When you bring your infant home from the hospital, every little hiccup and spot may cause you to sound your internal alarm. Pediatricians receive a tremendous number of calls about rashes from parents of infants. This guide to some of the more common rashes may relieve your concerns.  We are Child’s World Academy, a caring educational day care in Monroe, CT and Peekskill, NY.

The issue:  Infant acne generally shows up on an infant’s skin within two weeks of birth, and is caused by the hormones of the infant’s mother which are still present in most infants’ systems. Baby acne generally appears as little red bumps and can occur anywhere on the body.

newborn infant acne on cheeksThe solution:  Infant acne disappears on its own within a few weeks, and no measures need to be taken to treat it. Simply wash your baby’s face with water, and pat dry after washing.

The issue:  Cradle cap is caused by those same hormones that cause infant acne. This time, these hormones are leading your baby’s oil glands to overproduce and generate dandruff on the scalp. Cradle cap generally appears as yellow flakes and scales.

The solution:  You can massage petroleum jelly or coconut oil into your baby’s scalp and wash it out using water. If that doesn’t help, try a special brush designed to remove cradle cap, and the scales should fall off easily.

baby with rash on cheeksThe issue:  Infant eczema is very common, but unlike acne and cradle cap, it can bother your little one. Eczema is a red rash that is itchy and irritating, and your baby’s skin likely needs moisture to soothe it.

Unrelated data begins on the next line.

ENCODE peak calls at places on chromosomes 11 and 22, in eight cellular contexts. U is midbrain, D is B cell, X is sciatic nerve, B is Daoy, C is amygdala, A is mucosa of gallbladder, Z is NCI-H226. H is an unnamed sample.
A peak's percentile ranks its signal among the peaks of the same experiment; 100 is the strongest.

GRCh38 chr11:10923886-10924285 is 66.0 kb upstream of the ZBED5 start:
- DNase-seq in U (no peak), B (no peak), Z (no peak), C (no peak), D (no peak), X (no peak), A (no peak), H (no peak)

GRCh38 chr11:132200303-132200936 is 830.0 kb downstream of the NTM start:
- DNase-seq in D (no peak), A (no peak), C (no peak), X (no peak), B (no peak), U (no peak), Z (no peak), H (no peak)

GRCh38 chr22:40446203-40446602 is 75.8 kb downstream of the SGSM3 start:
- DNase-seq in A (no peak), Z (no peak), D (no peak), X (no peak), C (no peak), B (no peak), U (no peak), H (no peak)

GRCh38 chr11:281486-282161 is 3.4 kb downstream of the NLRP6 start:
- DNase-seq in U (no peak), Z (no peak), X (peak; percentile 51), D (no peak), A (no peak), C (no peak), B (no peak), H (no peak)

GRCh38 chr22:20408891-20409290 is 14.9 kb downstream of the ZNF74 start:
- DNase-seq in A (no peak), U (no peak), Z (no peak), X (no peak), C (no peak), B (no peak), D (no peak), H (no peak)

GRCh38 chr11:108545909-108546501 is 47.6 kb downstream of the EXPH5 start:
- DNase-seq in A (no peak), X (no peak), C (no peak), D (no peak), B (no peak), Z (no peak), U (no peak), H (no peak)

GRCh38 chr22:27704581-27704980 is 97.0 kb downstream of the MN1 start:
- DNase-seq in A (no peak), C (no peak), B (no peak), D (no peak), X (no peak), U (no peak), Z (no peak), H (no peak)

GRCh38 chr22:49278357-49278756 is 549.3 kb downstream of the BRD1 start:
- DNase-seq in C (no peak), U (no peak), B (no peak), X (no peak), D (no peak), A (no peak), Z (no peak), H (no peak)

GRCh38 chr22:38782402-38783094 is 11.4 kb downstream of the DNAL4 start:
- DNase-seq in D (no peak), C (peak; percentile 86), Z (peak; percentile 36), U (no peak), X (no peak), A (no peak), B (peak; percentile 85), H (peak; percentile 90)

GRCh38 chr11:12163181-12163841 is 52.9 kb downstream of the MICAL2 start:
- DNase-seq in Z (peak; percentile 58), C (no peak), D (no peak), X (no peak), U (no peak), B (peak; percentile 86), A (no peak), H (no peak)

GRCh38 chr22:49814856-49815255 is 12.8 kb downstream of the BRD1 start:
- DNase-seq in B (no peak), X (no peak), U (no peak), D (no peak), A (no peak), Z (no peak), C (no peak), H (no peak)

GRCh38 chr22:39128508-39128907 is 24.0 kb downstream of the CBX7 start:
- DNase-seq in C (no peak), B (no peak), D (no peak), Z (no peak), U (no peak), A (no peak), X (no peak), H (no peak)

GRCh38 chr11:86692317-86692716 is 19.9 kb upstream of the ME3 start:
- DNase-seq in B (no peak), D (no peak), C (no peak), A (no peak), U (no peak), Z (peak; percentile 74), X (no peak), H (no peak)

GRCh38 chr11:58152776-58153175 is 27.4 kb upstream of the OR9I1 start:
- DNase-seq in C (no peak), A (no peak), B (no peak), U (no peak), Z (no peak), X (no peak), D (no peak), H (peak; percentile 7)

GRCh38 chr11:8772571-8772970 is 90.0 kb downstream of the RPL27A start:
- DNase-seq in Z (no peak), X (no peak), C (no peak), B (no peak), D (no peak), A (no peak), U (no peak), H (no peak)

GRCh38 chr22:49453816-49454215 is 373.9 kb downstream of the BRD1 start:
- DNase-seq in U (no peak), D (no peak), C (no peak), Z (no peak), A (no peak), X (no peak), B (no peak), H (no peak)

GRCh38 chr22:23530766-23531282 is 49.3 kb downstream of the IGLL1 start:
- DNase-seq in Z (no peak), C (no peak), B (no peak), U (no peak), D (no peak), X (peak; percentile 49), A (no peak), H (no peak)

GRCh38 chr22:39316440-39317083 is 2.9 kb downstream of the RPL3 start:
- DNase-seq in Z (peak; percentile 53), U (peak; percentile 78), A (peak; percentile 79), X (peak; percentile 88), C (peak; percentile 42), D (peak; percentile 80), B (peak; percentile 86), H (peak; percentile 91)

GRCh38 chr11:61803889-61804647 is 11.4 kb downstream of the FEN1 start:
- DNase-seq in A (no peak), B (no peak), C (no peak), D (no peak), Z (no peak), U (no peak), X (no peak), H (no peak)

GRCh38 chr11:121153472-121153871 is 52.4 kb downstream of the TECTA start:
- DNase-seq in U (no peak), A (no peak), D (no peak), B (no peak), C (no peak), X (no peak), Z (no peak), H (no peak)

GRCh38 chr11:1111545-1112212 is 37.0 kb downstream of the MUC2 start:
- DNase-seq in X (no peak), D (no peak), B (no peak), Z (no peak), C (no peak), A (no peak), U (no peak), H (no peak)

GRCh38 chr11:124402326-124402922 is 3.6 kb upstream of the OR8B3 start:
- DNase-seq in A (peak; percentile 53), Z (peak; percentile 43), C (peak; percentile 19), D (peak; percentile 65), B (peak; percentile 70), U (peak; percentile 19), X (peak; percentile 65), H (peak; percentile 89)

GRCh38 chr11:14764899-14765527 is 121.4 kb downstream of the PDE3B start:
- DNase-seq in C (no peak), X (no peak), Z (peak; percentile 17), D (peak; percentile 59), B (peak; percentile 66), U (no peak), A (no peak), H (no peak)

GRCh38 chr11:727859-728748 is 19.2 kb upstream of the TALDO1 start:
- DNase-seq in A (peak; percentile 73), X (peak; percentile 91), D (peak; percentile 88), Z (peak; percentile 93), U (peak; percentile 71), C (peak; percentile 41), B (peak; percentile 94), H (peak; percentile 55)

The solution:  Try a light, hypoallergenic moisturizing cream or lotion. If you don’t see the eczema let up, ask your pediatrician for a prescription cortisone cream.

The issue:  Stork bites are common and completely innocuous. They appear as small pink splotches at the nape of your baby’s neck, and are caused by dilated capillaries in that area.

The solution:  Stork bites will go away on their own, and need no treatment.

The issue:  Mongolian spots more commonly occur in infants who are of African, Indian, or Asian origin. They are often large spots that are grayish-blue in color, and look like large bruises. They often occur on the buttocks or legs. They’re simply a variation in pigment, and are completely harmless.

The solution:  Don’t worry about Mongolian spots, as they will disappear on their own.

Most infant rashes are easily resolvable, and many need no treatment at all. But if you see a rash on your child’s body, and it is accompanied by fever, be sure to call your pediatrician. Call us today if you are looking for caring and educational day care for the summertime. We have two convenient locations, in Monroe, CT and Peekskill, NY. Call and schedule a tour to see our facility and meet our staff.